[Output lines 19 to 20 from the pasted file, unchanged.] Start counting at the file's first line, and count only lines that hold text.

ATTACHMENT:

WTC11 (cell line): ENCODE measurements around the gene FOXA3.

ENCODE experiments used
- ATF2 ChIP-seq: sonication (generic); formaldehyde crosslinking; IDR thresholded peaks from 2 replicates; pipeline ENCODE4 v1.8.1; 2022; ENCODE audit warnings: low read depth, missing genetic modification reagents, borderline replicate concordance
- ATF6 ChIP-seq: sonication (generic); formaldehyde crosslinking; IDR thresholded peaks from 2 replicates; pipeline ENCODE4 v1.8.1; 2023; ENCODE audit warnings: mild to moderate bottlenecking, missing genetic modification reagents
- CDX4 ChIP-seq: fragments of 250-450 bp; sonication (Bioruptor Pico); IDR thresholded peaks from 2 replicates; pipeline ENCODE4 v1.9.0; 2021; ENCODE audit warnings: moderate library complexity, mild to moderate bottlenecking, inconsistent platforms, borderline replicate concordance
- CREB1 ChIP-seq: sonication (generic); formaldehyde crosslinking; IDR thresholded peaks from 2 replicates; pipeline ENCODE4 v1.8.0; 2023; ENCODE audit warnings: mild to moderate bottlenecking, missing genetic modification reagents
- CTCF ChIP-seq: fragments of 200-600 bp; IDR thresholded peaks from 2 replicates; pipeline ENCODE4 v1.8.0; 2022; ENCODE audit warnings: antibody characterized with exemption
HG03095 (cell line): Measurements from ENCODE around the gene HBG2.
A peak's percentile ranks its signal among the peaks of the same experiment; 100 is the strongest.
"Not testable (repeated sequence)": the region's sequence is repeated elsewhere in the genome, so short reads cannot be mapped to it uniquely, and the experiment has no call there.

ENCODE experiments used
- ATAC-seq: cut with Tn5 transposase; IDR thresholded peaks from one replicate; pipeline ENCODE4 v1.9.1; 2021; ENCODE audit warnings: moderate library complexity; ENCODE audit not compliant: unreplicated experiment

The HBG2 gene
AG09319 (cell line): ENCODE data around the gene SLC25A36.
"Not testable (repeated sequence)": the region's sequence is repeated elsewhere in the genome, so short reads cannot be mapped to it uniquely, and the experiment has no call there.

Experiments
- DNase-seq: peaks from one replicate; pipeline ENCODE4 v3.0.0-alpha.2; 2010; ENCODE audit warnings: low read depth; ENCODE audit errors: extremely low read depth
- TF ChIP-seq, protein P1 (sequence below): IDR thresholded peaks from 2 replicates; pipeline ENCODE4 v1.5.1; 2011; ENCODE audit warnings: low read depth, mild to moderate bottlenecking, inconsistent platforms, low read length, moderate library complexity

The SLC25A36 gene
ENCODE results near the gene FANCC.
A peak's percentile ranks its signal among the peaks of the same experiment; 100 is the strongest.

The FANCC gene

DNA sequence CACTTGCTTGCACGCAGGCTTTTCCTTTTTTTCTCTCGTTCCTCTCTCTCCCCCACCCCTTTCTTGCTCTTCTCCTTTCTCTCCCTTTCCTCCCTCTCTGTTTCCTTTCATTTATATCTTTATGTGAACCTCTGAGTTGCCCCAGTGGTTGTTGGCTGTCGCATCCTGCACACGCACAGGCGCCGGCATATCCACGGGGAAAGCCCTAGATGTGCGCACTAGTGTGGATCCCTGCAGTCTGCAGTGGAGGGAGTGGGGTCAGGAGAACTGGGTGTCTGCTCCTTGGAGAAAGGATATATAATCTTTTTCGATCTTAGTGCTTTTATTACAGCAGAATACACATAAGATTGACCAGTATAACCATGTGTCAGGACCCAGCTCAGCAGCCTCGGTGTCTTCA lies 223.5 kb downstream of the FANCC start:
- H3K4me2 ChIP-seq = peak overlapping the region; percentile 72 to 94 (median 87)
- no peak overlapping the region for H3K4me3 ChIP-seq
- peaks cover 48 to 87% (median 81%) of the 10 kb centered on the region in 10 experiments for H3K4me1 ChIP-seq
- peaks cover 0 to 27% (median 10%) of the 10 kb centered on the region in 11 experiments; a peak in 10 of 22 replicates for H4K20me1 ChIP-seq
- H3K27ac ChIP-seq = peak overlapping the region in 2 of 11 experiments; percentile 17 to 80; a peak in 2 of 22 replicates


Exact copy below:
The SLC25A36 gene
ENCODE results near the gene FANCC.